“It’s an adrenaline rush,” said Cohen. “Once we saw a herd of elephants surround their matriarch while she gave birth. On our canoes, we enter watering holes where herds of elephants and hippos just walk across, right in front of us. When these factors come together, you get a superior experience.”

shumba camp

Of course, just because you are in the middle of the safari doesn’t mean that you have to stay in an uncomfortable tent on a lumpy cot.

“Zambia has the same high end camps that other African tour camps have,” said Cohen. “Overall, Africa has high standards for its guests.”
There are a lot of safari travel options for guests to choose from when planning Zambia Safari Tours, with options for every budget.
For detailed tour itineraries on all of Wild Planet Adventures wildlife eco-tours and safaris, call toll-free 1.800.990.4376, visit http://www.wildplanetadventures.com/ or contact trips@wildplanetadventures.com.

 

WPA Zambia from Wild Planet Adventures on Vimeo.

Volunteerism: For Those Looking to Travel and Give Back

As a luxury and travel website, Wander magazine wants to take a moment to remind readers that you can visit exotic parts of the world doing one of the greatest things in the world – giving back to those in need through volunteerism.

We are all for traveling on luxurious, fun trips, but volunteerism, a blend of overseas traveling and volunteering, has begun one of the most popular ways to give back. Essentially, you become the charity you donate to. You are the action, the change in the world. You get to see your time and money make an impact immediately, while working with others looking for the same adventure you are.

From Australia to South America, there are plenty of places for you to reach out and make a positive impact, while traveling to a beautiful, exotic part of the world that you might not have seen otherwise.

To help us get a better glimpse of volunteerism, the Wander team has reached out to some international volunteer programs that are looking for an adventurer with a heart to serve others.

International Student Volunteers: Two Week Volunteerism Trips

Ranked as one of the Top Ten Volunteer Organizations” by the U.S. Center for Citizen Diplomacy in conjunction with the U.S. State Department, International Student Volunteers (ISV) offers two-week volunteer placements in teams in numerous countries around the world such as Costa Rica, Thailand, South Africa, the Dominican Republic, Australia and New Zealand.

ISV courtesy photo
ISV courtesy photo

ISV has sent over 30,000 students around the world, even giving academic credit to students for their hard work.

This isn’t just a vacation that students take during their spring break. According to Narelle Webber, the ISV International Program Director, ISV partners with local non-profit, voluntary citizens’ groups in each host country to set up safe, meaningful, sustainable and life-changing volunteer projects with achievable goals that benefit the environment and local people.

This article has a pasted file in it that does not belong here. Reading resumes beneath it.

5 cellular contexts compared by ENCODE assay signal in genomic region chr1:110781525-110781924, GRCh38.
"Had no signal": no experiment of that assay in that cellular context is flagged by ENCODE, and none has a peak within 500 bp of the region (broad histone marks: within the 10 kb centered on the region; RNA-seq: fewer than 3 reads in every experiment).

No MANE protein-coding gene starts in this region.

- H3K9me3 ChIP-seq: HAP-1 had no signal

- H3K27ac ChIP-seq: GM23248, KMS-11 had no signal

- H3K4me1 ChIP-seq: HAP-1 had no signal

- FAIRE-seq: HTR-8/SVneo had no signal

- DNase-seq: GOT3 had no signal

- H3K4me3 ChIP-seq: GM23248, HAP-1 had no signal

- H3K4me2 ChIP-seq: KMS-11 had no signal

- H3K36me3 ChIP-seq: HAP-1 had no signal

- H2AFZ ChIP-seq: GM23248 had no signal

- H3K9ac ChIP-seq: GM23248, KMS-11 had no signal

ISV courtesy photo
ISV courtesy photo

Volunteers with ISV could very well be providing water and sanitation, building or maintaining community facilities, or helping teach children about health, environment, and English language.

For those who are more passionate about helping in an environmental aspect, ISV has environmental projects involving long-term scientific research in tropical rainforests and endangered species, animal care and sanctuary maintenance, and habitat restoration.

“Volunteers have done everything from monitoring dolphin behaviour, tagging and collecting data on sea turtles, to planting thousands of native trees in incredible locations,” said Webber. “Our mission is ‘to support sustainable development initiatives around the world through life-changing volunteer and responsible adventure travel programs designed to positively change our world and to educate, inspire and result in more active global citizens.’”

ISV courtesy photo
ISV courtesy photo

While most participants are university students, ISV doesn’t require only students volunteer, nor do volunteers have to specifically trained in special fields. Volunteers can be as young as 15, and although ISV has a few projects that require students to be studying certain things like veterinary science or medicine/health, ISV provides all the training needed and ensures that tasks are appropriate for volunteer’s skill level.

The ISV adventure tours are jam-packed with cultural and eco-adventure activities, so that after two weeks of working hard, volunteers can explore their host country and experience its diversity in an ethically responsible way.

“ISV tour leaders challenge and motivate students to push outside their comfort zones while having fun,” explains Webber.

ISV programs operate between May and September, and November and February each year. Applications are open now for each upcoming season.  For more information, check out their website.

Projects Abroad – Spring Break Spent Preserving the Earth

If you’re looking to make an impact on the environment, Projects Abroad is playing an important role in contributing to the preservation of the earth. With ten Conservation & Environment projects on four continents, Projects Abroad is making great strides in conservation work and promoting environmental awareness in communities around the world, with the help of dedicated volunteers.